ILLINOIS (WCIA) — The penalties for crimes committed in houses of worship have increased across the state, effective January 1, 2020.
Governor Pritzker signed the bill back in August. It enhances crimes such as assault and battery committed in a church, synagogue, mosque or another building for a place of worship to aggravated assault or aggravated battery. The stricter penalties could lead to harsher sentences.
Sinai Temple’s Rabbi Alan Cook said while he’s glad there are more legal repercussions, he wants to see a multi-faceted approach.
“Without education, without introduction to who is this group you’ve been so indoctrinated to hate, I think there needs to be that component as well and I’m always about trying to educate,” he said.
Religious hate crimes, and anti-Semitism in particular, have been in the national focus recently, following a series of anti-Semitic attacks in New York, including a stabbing at a rabbi’s home during Hanukkah.
“To see people turn against one another and strike out against one another for basically just trying to express themselves and to express what they have found as their path to faith and truth and light is very upsetting,” Cook said. “I think we need to try to rise above the division and dissension and encourage people to embrace one another and to reach out to one another.”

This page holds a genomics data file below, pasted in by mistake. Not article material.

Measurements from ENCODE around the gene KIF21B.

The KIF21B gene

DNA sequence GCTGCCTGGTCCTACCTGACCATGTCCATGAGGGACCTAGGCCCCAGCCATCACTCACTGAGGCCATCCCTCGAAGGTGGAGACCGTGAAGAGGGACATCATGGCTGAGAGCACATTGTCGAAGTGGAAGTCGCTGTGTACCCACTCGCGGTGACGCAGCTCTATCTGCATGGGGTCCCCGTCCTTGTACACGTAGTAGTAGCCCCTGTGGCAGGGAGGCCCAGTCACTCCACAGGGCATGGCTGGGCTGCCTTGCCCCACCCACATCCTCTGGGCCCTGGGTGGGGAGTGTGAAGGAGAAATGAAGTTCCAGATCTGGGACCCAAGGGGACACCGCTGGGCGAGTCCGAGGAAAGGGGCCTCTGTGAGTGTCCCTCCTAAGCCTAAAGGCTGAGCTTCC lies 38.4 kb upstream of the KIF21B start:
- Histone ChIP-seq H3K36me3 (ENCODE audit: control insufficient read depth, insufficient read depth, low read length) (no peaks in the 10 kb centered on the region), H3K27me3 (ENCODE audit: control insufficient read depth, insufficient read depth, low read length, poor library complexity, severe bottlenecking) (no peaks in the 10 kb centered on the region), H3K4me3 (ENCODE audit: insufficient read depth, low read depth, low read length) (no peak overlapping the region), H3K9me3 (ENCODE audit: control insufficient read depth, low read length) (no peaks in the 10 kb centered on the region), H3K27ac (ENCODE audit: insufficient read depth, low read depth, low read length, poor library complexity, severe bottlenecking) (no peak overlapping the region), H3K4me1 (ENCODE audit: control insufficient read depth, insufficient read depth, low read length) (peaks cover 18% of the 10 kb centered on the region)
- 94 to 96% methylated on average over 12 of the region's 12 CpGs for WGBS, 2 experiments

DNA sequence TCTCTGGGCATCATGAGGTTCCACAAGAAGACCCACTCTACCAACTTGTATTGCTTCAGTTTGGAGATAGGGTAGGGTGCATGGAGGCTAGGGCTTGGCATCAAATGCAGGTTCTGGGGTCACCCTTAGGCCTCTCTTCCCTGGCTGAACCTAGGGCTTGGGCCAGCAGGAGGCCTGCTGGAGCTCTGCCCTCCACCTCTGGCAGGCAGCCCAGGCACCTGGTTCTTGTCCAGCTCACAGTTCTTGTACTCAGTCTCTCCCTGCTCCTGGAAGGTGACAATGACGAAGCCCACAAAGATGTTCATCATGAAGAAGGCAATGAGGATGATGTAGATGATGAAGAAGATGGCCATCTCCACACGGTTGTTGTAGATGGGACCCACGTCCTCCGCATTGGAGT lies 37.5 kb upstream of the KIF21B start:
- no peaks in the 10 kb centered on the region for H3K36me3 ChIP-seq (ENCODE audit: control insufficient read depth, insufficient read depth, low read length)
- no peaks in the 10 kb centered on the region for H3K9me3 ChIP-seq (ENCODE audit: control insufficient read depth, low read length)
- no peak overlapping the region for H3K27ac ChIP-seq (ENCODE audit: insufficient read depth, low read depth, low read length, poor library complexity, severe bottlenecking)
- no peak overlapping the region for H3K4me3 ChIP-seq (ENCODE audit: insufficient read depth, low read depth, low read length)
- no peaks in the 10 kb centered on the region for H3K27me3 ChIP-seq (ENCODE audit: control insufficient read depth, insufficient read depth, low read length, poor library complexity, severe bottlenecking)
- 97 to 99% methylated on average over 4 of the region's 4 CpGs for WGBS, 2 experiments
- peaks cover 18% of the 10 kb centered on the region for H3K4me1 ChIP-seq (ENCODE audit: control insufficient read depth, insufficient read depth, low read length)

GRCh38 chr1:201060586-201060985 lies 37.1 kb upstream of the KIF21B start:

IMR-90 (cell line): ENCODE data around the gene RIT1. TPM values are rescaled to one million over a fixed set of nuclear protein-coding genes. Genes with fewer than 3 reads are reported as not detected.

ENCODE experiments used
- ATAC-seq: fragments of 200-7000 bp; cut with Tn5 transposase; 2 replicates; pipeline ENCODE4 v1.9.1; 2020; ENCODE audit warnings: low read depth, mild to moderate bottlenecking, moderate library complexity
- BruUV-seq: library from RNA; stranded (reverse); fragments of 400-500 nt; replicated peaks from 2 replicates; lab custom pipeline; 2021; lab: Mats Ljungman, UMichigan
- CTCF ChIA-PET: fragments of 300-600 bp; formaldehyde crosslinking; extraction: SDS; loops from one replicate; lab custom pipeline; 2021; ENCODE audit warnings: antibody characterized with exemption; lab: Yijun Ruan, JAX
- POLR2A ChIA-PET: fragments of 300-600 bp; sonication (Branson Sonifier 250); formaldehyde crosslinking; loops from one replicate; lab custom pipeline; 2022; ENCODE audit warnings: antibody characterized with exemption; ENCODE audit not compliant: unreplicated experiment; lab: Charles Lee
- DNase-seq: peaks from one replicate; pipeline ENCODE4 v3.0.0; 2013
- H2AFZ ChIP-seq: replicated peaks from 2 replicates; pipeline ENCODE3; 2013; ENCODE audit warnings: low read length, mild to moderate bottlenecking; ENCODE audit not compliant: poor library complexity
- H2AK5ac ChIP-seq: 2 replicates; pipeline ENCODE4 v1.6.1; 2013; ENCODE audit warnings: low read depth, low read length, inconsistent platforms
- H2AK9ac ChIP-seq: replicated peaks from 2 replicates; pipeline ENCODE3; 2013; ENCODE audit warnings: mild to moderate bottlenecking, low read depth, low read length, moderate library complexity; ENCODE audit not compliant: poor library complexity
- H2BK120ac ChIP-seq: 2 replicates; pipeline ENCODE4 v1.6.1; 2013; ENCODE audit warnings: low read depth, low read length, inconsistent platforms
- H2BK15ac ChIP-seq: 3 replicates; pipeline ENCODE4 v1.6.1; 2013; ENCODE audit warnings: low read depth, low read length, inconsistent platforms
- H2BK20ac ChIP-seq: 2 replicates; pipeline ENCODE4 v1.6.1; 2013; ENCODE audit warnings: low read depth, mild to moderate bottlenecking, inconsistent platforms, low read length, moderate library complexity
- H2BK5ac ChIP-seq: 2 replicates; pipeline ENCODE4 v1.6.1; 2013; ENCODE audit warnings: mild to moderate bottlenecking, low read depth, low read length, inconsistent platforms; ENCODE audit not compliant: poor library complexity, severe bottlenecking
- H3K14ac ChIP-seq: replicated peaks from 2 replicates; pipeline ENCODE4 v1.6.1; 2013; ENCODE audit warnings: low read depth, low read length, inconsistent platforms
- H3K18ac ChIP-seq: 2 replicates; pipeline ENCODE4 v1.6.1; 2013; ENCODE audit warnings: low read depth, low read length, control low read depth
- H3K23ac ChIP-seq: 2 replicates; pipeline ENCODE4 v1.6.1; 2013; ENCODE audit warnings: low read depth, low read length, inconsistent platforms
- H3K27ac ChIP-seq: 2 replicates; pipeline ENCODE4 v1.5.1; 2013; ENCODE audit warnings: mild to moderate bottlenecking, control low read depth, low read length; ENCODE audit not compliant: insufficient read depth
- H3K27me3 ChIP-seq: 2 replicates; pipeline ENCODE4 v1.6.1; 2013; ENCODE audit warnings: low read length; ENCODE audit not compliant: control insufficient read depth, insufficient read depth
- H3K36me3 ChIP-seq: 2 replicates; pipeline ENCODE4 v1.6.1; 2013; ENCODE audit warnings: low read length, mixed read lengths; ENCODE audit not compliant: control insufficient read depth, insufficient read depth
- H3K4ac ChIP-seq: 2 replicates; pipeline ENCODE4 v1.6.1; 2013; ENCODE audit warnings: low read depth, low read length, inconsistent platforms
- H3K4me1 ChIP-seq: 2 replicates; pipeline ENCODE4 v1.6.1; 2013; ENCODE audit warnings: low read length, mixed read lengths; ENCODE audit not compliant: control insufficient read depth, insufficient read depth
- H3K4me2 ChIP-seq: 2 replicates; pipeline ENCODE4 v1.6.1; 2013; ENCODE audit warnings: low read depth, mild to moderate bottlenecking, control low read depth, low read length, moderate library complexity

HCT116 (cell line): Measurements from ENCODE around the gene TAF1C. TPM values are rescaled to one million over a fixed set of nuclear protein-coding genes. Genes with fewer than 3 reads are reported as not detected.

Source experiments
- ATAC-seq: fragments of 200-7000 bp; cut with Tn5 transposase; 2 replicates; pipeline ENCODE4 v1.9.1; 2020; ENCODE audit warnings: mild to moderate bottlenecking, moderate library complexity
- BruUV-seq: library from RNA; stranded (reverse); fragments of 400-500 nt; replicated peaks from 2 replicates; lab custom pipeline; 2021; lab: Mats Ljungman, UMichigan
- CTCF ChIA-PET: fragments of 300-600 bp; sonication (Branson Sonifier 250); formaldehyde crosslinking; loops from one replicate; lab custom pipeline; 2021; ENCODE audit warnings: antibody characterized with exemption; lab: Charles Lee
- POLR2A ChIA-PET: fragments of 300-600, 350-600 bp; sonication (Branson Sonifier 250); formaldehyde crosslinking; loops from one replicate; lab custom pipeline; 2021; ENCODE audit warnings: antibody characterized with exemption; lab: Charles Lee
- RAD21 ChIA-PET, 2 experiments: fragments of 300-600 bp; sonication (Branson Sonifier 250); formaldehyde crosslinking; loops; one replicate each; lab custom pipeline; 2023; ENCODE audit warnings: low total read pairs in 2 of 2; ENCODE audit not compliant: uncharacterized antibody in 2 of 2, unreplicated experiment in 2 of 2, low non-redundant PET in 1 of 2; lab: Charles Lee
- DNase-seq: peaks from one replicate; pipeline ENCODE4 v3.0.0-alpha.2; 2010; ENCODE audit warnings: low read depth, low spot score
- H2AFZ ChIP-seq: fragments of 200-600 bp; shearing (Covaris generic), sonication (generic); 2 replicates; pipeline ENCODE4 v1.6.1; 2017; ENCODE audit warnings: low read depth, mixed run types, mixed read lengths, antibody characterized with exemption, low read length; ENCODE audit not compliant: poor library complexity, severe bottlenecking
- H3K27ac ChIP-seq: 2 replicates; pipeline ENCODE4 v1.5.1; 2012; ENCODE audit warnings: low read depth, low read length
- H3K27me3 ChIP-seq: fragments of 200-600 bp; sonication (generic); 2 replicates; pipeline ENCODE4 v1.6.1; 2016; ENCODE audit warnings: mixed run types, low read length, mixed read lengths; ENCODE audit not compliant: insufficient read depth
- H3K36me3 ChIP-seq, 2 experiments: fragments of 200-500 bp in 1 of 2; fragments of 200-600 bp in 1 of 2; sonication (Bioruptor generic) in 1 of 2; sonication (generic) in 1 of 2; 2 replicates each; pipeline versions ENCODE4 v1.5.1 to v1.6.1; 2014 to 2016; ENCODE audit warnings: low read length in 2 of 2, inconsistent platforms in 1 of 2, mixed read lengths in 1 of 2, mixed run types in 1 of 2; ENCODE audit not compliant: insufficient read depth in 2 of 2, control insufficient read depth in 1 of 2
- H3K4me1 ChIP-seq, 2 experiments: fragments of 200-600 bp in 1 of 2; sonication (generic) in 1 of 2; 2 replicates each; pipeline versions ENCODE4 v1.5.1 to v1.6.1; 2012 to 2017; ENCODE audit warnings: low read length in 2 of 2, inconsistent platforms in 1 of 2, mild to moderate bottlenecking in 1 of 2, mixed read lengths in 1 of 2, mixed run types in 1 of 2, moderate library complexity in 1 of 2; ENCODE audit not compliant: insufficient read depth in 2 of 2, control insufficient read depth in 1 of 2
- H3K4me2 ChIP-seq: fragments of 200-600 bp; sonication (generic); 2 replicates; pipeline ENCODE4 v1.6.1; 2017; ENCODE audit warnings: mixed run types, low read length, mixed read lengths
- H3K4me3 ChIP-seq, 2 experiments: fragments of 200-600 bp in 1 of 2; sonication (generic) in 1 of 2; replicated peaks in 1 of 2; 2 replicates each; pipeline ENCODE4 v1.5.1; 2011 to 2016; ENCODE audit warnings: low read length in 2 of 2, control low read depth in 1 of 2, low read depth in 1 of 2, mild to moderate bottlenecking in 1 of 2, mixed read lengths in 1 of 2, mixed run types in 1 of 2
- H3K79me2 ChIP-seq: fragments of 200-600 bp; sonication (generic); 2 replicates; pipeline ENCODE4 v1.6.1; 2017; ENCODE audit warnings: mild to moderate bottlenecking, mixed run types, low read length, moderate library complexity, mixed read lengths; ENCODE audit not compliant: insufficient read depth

Thousands marched in solidarity over the weekend, not only in New York, but across the country.
Cook said the only way to rise above the proliferation of anti-Semitism, Islamophobia, bigotry and misogyny is by learning to live with one another in peace.
“As we’re entering a new year, I think that the alternative of retreating into our corners or allowing hate to win in any way is not an attractive alternative or a viable option,” Cook said. “I hope that we will learn how to communicate with one another and to live in peace and harmony.”